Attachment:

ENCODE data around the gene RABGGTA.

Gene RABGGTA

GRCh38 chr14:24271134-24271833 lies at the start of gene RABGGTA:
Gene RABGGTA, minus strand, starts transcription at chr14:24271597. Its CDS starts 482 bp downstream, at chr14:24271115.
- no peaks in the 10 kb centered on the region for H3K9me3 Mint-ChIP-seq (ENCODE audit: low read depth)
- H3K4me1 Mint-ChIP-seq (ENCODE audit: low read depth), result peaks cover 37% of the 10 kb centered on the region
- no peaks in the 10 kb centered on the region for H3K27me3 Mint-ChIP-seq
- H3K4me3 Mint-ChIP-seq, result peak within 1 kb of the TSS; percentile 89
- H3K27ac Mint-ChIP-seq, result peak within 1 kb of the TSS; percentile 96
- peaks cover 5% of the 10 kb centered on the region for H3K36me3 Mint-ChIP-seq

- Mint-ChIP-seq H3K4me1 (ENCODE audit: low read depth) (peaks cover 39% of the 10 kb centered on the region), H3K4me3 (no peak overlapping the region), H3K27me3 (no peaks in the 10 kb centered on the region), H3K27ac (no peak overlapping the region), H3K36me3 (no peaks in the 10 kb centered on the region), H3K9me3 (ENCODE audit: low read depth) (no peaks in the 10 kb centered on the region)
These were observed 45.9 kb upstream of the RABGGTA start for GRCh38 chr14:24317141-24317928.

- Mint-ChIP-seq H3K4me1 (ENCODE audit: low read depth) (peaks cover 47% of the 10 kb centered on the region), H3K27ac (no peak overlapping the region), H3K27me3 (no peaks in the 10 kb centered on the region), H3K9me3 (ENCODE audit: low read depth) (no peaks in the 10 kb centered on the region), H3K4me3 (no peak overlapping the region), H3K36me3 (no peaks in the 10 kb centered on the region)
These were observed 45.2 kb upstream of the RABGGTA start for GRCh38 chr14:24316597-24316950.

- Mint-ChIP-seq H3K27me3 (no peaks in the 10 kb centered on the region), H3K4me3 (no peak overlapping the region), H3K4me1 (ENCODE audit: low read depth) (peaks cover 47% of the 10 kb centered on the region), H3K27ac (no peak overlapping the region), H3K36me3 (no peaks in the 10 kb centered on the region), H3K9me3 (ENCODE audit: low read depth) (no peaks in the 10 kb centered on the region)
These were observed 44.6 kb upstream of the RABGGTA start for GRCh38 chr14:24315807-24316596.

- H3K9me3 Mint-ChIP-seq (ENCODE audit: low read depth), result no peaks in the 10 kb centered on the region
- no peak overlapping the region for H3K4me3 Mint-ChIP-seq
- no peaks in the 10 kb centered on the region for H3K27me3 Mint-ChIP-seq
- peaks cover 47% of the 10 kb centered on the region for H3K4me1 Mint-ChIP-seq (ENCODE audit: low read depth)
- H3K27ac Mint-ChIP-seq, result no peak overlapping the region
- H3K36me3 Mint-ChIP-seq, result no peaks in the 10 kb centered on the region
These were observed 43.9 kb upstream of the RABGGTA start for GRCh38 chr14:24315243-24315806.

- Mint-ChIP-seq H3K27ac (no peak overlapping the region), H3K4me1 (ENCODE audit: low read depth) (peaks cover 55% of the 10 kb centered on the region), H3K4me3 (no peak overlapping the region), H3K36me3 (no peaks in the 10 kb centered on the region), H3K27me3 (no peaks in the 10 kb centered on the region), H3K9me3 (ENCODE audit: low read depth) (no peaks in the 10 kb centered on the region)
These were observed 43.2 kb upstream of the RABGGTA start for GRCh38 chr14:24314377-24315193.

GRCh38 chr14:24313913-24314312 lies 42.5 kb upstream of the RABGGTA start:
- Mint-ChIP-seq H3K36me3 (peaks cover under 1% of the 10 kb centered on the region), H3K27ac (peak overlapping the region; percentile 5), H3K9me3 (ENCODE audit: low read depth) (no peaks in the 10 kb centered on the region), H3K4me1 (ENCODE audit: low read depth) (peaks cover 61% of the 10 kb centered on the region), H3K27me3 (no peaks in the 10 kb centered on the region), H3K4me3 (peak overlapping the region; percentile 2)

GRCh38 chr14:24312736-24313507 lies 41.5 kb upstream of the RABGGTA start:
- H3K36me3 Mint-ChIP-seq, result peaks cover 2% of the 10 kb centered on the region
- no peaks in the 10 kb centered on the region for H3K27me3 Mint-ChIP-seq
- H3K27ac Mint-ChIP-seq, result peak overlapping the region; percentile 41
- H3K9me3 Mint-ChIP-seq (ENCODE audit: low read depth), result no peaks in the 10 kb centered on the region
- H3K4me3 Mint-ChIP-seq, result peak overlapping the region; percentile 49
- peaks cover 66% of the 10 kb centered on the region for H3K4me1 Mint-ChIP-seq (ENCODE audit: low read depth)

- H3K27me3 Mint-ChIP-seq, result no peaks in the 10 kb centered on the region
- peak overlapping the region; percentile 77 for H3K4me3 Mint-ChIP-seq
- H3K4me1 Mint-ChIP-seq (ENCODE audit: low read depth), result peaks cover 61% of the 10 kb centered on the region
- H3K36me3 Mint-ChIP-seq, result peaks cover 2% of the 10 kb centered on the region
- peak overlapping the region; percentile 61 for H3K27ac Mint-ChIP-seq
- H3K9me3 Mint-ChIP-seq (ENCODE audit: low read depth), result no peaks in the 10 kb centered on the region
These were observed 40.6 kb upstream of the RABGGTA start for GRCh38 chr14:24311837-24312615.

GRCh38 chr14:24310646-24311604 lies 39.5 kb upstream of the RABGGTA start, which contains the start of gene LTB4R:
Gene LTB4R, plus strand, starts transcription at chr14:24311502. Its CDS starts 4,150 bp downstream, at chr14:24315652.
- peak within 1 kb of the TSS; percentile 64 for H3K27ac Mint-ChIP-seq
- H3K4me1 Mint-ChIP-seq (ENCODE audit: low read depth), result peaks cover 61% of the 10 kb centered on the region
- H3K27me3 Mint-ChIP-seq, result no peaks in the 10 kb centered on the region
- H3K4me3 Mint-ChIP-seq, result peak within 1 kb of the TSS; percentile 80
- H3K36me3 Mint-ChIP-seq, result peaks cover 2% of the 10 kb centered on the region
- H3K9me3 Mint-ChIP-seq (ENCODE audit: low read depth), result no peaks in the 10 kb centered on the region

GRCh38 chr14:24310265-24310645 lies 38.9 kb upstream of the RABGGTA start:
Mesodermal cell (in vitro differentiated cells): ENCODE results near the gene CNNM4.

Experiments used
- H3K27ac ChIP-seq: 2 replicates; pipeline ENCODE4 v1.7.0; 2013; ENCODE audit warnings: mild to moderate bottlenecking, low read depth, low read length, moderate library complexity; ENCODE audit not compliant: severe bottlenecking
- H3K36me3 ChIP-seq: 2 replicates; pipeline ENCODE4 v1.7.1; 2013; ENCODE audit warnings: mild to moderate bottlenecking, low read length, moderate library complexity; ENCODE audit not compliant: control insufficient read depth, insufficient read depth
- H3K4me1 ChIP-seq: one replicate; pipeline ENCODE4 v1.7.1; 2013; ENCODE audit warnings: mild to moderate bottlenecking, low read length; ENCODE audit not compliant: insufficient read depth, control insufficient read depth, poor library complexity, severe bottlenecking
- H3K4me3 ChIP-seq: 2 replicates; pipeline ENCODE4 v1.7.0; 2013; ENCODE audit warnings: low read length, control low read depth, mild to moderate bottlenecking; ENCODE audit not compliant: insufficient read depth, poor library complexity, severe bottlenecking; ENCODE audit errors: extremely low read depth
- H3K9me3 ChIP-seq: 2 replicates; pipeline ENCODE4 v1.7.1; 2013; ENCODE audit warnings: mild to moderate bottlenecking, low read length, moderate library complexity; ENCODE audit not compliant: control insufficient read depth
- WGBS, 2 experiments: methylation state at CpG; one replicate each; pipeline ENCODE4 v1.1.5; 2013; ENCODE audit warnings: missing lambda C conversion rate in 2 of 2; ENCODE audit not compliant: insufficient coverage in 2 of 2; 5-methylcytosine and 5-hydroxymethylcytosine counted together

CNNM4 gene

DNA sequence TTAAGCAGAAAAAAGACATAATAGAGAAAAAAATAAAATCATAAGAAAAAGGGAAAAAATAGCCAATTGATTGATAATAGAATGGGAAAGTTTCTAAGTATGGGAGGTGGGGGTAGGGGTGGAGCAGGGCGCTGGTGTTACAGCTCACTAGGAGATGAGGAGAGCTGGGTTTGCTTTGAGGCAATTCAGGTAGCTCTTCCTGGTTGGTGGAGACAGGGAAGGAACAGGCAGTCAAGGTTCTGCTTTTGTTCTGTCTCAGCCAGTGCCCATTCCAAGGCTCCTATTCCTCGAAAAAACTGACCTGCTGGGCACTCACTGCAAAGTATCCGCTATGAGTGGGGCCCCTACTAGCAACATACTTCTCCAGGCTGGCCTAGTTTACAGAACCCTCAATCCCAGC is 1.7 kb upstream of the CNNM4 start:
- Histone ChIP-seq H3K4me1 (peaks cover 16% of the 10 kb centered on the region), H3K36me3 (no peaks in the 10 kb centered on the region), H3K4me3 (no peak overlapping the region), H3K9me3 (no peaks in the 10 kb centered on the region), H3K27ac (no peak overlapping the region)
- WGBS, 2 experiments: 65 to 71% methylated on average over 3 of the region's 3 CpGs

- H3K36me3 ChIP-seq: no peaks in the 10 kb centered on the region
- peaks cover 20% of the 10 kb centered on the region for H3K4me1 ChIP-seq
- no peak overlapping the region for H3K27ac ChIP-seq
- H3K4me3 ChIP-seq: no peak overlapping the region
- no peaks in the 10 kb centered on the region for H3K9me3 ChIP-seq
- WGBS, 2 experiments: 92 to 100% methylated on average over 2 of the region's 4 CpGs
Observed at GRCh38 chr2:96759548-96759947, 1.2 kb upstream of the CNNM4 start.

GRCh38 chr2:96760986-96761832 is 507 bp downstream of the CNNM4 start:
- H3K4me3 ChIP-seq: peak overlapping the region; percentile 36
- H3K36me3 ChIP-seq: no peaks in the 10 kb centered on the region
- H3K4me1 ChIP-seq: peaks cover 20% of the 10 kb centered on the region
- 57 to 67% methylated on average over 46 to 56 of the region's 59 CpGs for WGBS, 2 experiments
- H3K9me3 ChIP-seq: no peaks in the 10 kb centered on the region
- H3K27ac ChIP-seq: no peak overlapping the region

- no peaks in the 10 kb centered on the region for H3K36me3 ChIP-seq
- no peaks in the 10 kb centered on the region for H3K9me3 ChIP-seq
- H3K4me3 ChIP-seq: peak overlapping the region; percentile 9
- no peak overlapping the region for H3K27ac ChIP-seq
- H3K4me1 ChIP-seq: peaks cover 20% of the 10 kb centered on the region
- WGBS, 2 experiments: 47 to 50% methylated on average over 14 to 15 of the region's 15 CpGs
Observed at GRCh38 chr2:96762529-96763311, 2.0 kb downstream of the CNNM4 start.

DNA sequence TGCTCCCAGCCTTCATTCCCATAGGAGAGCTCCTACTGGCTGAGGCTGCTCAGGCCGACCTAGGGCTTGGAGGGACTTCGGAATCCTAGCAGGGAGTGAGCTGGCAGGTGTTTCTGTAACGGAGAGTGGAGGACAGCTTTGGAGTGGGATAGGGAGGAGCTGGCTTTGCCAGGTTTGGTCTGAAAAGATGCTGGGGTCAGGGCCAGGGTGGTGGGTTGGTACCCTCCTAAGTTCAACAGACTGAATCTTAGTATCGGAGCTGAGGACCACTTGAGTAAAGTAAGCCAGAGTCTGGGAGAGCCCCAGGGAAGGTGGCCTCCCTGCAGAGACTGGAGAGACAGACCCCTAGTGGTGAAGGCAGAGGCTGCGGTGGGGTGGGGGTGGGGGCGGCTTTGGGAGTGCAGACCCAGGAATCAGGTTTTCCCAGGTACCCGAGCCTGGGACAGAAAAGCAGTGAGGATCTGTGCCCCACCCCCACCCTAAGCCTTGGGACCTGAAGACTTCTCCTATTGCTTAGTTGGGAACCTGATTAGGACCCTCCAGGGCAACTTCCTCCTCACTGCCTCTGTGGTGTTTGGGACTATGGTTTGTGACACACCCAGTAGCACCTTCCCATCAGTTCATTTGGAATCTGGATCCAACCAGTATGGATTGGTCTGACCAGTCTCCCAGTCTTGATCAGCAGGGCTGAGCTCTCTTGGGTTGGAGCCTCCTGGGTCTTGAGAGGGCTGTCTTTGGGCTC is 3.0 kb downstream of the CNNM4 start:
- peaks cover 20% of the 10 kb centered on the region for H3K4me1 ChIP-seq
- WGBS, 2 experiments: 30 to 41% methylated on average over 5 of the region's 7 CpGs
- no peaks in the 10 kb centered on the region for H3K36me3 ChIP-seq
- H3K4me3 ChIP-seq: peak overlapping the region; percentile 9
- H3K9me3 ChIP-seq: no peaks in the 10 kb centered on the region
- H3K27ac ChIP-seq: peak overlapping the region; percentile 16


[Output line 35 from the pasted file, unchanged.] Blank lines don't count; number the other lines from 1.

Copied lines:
- H3K27me3 Mint-ChIP-seq, result no peaks in the 10 kb centered on the region